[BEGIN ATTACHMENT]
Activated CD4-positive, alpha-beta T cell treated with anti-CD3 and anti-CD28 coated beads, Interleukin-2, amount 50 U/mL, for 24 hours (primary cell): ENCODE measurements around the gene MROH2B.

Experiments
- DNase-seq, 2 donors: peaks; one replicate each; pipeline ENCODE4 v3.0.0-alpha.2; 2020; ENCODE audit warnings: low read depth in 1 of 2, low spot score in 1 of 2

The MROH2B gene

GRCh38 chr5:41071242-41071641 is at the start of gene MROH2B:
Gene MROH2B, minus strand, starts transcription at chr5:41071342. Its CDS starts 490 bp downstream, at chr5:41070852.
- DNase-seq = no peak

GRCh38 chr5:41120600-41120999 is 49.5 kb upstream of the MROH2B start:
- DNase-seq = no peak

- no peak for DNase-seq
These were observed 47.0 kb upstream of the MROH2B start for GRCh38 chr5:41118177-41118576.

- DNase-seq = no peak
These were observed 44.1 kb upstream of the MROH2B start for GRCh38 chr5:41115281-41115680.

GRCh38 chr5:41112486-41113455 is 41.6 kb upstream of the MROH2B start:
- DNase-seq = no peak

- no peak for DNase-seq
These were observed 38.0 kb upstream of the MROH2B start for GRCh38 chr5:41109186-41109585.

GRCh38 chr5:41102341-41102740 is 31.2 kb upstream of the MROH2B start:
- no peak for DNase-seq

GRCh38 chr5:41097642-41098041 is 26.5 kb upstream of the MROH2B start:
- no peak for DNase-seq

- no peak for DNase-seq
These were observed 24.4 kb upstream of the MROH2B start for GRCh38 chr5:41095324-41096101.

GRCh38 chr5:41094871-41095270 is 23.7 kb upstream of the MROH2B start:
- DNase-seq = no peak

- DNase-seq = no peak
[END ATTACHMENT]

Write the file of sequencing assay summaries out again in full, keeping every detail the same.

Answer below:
Activated CD4-positive, alpha-beta T cell treated with anti-CD3 and anti-CD28 coated beads, Interleukin-2, amount 50 U/mL, for 24 hours (primary cell): ENCODE measurements around the gene MROH2B.

Experiments
- DNase-seq, 2 donors: peaks; one replicate each; pipeline ENCODE4 v3.0.0-alpha.2; 2020; ENCODE audit warnings: low read depth in 1 of 2, low spot score in 1 of 2

The MROH2B gene

GRCh38 chr5:41071242-41071641 is at the start of gene MROH2B:
Gene MROH2B, minus strand, starts transcription at chr5:41071342. Its CDS starts 490 bp downstream, at chr5:41070852.
- DNase-seq = no peak

GRCh38 chr5:41120600-41120999 is 49.5 kb upstream of the MROH2B start:
- DNase-seq = no peak

- no peak for DNase-seq
These were observed 47.0 kb upstream of the MROH2B start for GRCh38 chr5:41118177-41118576.

- DNase-seq = no peak
These were observed 44.1 kb upstream of the MROH2B start for GRCh38 chr5:41115281-41115680.

GRCh38 chr5:41112486-41113455 is 41.6 kb upstream of the MROH2B start:
- DNase-seq = no peak

- no peak for DNase-seq
These were observed 38.0 kb upstream of the MROH2B start for GRCh38 chr5:41109186-41109585.

GRCh38 chr5:41102341-41102740 is 31.2 kb upstream of the MROH2B start:
- no peak for DNase-seq

GRCh38 chr5:41097642-41098041 is 26.5 kb upstream of the MROH2B start:
- no peak for DNase-seq

- no peak for DNase-seq
These were observed 24.4 kb upstream of the MROH2B start for GRCh38 chr5:41095324-41096101.

GRCh38 chr5:41094871-41095270 is 23.7 kb upstream of the MROH2B start:
- DNase-seq = no peak

- DNase-seq = no peak